Gauge base sectors 4 and 6 together provide a cylindrical outer surface 148 for easy rotation of the gauge of this invention in gauge mount 80 and 82, seen in disassembled form in FIG. 7. In particular, gauge 2 fits within circular channel 150 in gauge mount 80 and 82 so that gauge 2 may be assembled about pipe 10 by first locating gauge base sector 6 and its associated mounts and rotating base sector 6 to the lower half of pipe 10 in gauge mount 82. Base sector 4 and its associated equipment is then assembled over pipe 10 and base sector 6 and secured thereto by means of fastening pins 11. Upper gauge mount 80 is then lowered over lower gauge mount 82 and secured by means of pins 84 (as seen in the cross-section detail view of FIG. 8) with projecting shafts 86 and 88. Retainer bolts 90 then complete the assembly. The gauge of this invention may include a single acoustic generator-sensor combination rather than four as in the embodiment illustrated in the figures. In either case, and particularly where a single generator-sensor is involved, it may be desirable to rotate the gauge during operation so as continuously to monitor wall thickness about the circumference of the pipe. The gauge of the present invention may thus be rotated by hand within channel 150 of the gauge mount seen in FIGS. 1 and 7. Alternatively, as shown in the form of the invention as seen in FIG. 9, the gauge base may be provided with associated gear teeth 152 meshing with a drive gear 154 in turn driven by a sprocket 156 and sprocket chain 158 turned by a crank 160 (shown in phantom in FIG. 9). Thus hand operation of crank 160 will serve to rotate a gauge associated with gear teeth 152 about a centrally located pipe 160 so that individual acoustic signal generator-receiver units are rotated for monitoring of different points about the periphery of pipe 160. Because of the associated electrical cables, the gauge would ordinarily not be rotated for more than 360° and usually would be limited to 180° of rotation.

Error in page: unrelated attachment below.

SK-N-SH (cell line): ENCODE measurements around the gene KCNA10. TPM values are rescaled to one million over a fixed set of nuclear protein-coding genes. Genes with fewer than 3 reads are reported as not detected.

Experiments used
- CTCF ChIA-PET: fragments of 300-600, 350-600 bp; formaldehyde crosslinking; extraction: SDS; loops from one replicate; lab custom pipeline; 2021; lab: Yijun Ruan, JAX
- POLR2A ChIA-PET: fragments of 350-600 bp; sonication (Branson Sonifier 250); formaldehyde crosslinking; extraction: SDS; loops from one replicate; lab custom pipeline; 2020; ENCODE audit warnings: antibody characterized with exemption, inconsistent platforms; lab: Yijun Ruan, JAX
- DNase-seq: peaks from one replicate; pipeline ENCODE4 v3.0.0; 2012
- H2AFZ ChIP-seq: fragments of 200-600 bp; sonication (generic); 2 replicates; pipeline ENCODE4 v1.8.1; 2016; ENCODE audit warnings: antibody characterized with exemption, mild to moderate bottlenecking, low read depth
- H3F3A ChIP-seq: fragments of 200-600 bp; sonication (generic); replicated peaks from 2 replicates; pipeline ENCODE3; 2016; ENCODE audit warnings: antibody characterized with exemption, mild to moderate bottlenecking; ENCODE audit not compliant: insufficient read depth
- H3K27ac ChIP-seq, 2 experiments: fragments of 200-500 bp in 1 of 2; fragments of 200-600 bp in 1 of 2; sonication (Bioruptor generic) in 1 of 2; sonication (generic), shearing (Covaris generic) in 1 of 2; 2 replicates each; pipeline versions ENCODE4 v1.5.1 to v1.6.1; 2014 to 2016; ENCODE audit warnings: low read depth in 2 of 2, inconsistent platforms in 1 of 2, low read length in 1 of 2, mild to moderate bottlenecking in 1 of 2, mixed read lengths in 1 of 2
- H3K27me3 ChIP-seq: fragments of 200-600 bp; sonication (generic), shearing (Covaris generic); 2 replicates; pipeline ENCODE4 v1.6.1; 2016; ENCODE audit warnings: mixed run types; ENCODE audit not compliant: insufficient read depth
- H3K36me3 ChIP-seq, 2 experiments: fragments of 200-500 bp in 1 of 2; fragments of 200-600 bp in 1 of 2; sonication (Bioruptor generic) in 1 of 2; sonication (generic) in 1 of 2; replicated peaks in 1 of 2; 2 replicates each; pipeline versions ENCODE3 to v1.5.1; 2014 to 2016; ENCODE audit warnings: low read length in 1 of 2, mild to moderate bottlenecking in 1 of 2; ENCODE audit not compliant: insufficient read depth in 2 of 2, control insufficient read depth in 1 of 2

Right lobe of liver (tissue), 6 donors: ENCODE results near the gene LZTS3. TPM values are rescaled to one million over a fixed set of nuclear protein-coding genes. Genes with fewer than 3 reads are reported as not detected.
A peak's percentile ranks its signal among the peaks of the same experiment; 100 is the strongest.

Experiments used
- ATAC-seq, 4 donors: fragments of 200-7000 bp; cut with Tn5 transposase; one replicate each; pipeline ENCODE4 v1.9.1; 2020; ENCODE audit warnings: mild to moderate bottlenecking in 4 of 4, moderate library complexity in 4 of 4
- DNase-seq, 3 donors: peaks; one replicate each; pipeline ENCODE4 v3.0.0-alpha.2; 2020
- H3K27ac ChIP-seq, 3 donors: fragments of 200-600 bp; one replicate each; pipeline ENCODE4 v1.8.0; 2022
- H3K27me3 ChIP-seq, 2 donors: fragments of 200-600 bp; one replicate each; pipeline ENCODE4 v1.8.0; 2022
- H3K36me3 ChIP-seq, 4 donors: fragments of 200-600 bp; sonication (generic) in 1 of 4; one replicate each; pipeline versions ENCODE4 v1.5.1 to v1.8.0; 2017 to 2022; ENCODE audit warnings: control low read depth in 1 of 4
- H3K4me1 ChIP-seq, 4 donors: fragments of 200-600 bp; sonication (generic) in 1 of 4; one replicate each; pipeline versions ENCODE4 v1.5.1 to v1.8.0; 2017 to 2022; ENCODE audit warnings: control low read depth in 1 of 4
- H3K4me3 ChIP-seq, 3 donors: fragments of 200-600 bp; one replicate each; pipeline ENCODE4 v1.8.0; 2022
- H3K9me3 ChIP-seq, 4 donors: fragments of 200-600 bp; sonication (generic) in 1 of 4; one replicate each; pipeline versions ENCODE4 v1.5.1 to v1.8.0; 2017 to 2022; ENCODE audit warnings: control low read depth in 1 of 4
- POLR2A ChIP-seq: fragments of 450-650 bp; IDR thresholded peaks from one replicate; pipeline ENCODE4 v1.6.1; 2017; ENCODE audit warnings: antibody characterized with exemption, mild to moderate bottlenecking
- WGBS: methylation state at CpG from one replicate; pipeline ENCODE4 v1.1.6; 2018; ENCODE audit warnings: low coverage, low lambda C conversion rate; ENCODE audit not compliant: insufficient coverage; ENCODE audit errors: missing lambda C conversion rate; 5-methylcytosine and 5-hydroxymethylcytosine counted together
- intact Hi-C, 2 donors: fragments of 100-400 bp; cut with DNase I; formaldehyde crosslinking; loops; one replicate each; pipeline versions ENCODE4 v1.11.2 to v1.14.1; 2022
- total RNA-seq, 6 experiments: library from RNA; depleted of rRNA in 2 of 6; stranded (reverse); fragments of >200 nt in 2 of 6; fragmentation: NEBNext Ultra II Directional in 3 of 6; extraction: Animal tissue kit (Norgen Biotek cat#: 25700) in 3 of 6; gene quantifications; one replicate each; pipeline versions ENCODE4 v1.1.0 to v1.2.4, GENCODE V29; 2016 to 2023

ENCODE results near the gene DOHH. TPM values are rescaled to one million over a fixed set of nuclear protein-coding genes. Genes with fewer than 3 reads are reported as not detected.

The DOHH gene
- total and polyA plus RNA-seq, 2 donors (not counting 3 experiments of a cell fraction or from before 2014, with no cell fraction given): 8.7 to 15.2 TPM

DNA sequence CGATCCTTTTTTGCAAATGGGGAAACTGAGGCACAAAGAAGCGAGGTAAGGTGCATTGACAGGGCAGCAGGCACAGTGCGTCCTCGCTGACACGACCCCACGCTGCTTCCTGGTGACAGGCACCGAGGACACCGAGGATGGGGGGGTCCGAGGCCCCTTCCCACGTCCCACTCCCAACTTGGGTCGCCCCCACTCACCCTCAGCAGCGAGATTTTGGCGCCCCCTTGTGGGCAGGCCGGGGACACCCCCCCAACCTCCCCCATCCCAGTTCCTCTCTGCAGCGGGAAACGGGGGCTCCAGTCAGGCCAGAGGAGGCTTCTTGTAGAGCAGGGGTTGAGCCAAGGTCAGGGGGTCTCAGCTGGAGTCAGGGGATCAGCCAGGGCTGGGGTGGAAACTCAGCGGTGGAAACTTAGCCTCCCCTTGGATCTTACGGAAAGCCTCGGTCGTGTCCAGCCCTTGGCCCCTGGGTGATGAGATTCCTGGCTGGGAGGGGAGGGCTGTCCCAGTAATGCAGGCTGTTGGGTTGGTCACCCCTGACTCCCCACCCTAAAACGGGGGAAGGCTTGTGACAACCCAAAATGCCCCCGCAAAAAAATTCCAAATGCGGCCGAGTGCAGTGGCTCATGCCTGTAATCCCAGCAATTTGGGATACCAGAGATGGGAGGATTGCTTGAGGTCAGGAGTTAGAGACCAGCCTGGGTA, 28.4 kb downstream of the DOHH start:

In operation, the acoustic signal generator-sensor unit would be adjusted so as to produce a well-defined signal. Ordinarily, this occurs when the sensor is adjusted in a position so as to be aimed directly at axis 8 and perpendicularly thereto with the forward face of the sensor unit a preselected distance from the outer wall of the pipe to be gauged.